Total U.S. incarceration (prisons and jails) peaked in 2008. Total correctional population peaked in 2007. If all prisoners are counted (including those juvenile, territorial, U.S. Immigration and Customs Enforcement (ICE) (immigration detention), Indian country, and military), then in 2008 the United States had around 24.7% of the world's 9.8 million prisoners.
The United States has the highest documented incarceration rate in the world, at 754 per 100,000 (as of 2009). As of December 31, 2010, the International Centre for Prison Studies (ICPS) at King's College London estimated 2,266,832 prisoners from a total population of 310.64 million as of this date (730 per 100,000 in 2010).
This number comprises local jails with a nominal capacity of 866,782 inmates occupied at 86.4% (June 6, 2010), state prisons with a nominal capacity of approximately 1,140,500 occupied at approximately 115% (December 31, 2010), and federal prisons with a nominal capacity of 126,863 occupied at 136.0% (December 31, 2010). Of this number, 21.5% are pretrial detainees (December 31, 2010), 8.7% are female prisoners (December 31, 2010), 0.4% are juveniles (June 6, 2009), and 5.9% are foreign prisoners (June 30, 2007).
The imprisonment rate varies widely by state; Louisiana surpasses this by about 100%, but Maine incarcerates at about a fifth this rate. A report released 28 February 2008, indicates that more than 1 in 100 adults in the United States are in prison.
According to a U.S. Department of Justice report published in 2006, over 7.2 million people were at that time in prison, on probation, or on parole (released from prison with restrictions). That means roughly 1 in every 32 Americans are under some sort of criminal justice system control.
In the last forty years, incarceration has increased with rates upwards of 500% despite crime rates decreasing nationally. Between the years 2001 and 2012, crime rates (both property and violent crimes) have consistently declined at a rate of 22% after already falling an additional 30% in years prior between 1991 and 2001. As of 2012, there are 710 people per every 100,000 U.S. residents in the United States that are imprisoned in either local jails, state prisons, federal prisons, and privately operated facilities. This correlates to incarcerating a number close to almost a quarter of the prison population in the entire world. Mass incarceration is an intervening variable to more incarceration.
The Bureau of Justice Statistics has released a study which finds that, despite the total number of prisoners incarcerated for drug-related offenses increasing by 57,000 between 1997 and 2004, the proportion of drug offenders to total prisoners in State prison populations stayed steady at 21%. The percentage of Federal prisoners serving time for drug offenses declined from 63% in 1997 to 55% in that same period. In the twenty-five years since the passage of the Anti-Drug Abuse Act of 1986, the United States penal population rose from around 300,000 to more than two million. Between 1986 and 1991, African-American women's incarceration in state prisons for drug offenses increased by 828 percent.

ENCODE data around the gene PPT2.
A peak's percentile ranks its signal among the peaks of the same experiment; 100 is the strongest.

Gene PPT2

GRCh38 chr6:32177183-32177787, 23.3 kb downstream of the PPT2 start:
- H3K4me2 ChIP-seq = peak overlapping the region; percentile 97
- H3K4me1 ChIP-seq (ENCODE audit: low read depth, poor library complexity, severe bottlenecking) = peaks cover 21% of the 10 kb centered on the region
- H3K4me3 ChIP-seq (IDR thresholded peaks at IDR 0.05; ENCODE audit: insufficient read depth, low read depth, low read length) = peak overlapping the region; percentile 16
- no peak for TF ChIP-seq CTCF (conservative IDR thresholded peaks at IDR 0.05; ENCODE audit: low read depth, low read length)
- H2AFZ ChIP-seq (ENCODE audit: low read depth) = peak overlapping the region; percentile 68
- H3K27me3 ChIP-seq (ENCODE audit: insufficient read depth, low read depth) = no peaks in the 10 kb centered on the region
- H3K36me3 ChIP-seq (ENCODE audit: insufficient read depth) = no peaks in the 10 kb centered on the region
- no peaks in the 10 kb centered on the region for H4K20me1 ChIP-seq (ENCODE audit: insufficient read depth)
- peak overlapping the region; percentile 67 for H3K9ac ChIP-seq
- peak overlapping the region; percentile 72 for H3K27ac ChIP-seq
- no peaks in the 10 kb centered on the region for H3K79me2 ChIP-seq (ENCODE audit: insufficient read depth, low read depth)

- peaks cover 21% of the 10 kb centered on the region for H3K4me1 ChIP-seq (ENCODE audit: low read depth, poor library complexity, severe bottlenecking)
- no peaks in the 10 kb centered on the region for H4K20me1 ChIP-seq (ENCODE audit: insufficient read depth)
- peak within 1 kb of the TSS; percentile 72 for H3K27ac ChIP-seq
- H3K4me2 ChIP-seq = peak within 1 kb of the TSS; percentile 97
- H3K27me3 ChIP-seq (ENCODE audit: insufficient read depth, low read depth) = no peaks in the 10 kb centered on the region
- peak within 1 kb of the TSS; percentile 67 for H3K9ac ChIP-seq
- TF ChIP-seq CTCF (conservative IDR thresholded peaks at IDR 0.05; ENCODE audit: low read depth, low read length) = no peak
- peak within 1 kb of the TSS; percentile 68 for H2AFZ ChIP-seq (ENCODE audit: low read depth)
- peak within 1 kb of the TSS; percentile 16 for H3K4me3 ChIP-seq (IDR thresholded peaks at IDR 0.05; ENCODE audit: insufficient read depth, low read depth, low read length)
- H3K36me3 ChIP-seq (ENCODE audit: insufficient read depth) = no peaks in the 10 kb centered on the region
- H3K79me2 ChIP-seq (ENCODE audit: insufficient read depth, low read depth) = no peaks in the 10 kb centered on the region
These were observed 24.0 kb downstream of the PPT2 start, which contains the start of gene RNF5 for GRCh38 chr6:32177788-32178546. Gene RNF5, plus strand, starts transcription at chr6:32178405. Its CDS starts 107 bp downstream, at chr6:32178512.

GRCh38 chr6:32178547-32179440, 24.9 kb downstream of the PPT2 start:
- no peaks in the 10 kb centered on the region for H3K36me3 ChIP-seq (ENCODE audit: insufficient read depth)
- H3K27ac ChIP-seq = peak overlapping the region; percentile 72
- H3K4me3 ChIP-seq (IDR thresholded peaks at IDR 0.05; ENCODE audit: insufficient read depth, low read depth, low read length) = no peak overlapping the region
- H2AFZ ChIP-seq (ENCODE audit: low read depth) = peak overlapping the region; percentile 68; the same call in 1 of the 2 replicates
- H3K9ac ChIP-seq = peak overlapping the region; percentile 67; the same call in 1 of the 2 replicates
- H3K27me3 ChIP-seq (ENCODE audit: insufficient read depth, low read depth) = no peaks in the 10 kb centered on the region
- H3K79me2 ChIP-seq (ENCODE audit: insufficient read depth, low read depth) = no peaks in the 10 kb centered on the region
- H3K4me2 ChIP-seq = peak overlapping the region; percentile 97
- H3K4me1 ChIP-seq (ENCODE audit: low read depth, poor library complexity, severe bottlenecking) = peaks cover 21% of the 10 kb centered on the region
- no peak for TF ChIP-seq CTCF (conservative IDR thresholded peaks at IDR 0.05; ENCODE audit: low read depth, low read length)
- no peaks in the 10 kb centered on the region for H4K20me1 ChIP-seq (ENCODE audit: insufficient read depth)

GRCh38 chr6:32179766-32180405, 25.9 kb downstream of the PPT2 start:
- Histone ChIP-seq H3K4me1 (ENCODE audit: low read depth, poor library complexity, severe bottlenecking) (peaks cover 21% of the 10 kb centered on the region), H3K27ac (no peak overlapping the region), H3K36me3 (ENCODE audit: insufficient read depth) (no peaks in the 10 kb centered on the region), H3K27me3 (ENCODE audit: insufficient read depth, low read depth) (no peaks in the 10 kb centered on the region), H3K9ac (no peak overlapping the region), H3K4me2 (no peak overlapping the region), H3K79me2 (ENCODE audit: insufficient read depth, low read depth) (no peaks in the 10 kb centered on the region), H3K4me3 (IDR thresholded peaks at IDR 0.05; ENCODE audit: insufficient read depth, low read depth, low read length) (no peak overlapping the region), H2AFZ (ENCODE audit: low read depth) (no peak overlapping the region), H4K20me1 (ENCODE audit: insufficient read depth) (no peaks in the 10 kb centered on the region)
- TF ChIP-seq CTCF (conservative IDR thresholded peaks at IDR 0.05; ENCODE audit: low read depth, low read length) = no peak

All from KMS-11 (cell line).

In 2009, the U.S. Department of Justice announced that the growth rate of the state prison population had fallen to its lowest since 2006, but it still had a 0.2% growth-rate compared to the total U.S. prison population. The California state prison system population fell in 2009, the first year that populations had fallen in 38 years.
When looking at specific populations within the criminal justice system the growth rates are vastly different. In 1977, there were just slightly more than eleven thousand incarcerated women. By 2004, the number of women under state or federal prison had increased by 757 percent, to more than 111,000, and the percentage of women in prison has increased every year, at roughly double the rate of men, since 2000. The rate of incarcerated women has expanded at about 4.6% annually between 1995 and 2005 with women now accounting for 7% of the population in state and federal prisons.
Comparing some countries with similar percentages of immigrants, Germany has an incarceration rate of 76 per 100,000 population (as of 2014), Italy is 85 per 100,000 (as of 2015), and Saudi Arabia is 161 per 100,000 (as of 2013). Comparing other countries with a zero tolerance policy for illegal drugs, the rate of Russia is 455 per 100,000 (as of 2015), Kazakhstan is 275 per 100,000 (as of 2015), Singapore is 220 per 100,000 (as of 2014), and Sweden is 60 per 100,000 (as of 2014).
A 2014 report by the National Research Council identified two main causes of the increase in the United States' incarceration rate over the previous 40 years: longer prison sentences and increases in the likelihood of imprisonment. The same report found that longer prison sentences were the main driver of increasing incarceration rates since 1990.
Even though there are other countries that commit more inmates to prison annually, the fact that the United States keeps their prisoners longer causes the total rate to become higher. To give an example, the average burglary sentence in the United States is 16 months, compared to 5 months in Canada and 7 months in England.